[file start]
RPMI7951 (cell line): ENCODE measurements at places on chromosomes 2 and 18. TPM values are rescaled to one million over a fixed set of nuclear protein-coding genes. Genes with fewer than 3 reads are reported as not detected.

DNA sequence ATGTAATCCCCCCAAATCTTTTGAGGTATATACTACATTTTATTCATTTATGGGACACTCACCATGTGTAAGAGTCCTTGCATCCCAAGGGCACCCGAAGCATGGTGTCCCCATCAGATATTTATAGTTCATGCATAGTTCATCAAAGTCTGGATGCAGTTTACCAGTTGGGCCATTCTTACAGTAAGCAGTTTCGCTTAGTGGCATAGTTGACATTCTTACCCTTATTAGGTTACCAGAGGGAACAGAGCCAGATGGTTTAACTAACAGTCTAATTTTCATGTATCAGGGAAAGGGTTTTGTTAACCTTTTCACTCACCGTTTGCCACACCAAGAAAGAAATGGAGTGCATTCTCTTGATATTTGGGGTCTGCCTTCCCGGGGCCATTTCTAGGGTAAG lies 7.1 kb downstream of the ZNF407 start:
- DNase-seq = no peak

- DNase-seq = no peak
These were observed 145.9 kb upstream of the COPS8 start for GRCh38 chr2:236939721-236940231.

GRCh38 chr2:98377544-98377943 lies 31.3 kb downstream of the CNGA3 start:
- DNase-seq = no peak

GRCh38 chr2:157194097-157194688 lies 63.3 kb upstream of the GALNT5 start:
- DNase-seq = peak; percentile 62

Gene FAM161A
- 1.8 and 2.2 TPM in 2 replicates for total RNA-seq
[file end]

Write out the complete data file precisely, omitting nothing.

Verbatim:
RPMI7951 (cell line): ENCODE measurements at places on chromosomes 2 and 18. TPM values are rescaled to one million over a fixed set of nuclear protein-coding genes. Genes with fewer than 3 reads are reported as not detected.

DNA sequence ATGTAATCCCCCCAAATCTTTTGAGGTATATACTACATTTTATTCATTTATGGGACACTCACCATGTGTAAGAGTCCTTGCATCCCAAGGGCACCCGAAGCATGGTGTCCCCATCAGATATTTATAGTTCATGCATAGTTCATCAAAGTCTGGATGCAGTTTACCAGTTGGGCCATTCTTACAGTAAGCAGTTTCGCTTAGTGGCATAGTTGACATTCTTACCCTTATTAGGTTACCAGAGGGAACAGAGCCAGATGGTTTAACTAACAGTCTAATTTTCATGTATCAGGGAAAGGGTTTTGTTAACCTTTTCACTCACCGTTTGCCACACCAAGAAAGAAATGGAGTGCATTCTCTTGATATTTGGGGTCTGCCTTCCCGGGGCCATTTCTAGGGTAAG lies 7.1 kb downstream of the ZNF407 start:
- DNase-seq = no peak

- DNase-seq = no peak
These were observed 145.9 kb upstream of the COPS8 start for GRCh38 chr2:236939721-236940231.

GRCh38 chr2:98377544-98377943 lies 31.3 kb downstream of the CNGA3 start:
- DNase-seq = no peak

GRCh38 chr2:157194097-157194688 lies 63.3 kb upstream of the GALNT5 start:
- DNase-seq = peak; percentile 62

Gene FAM161A
- 1.8 and 2.2 TPM in 2 replicates for total RNA-seq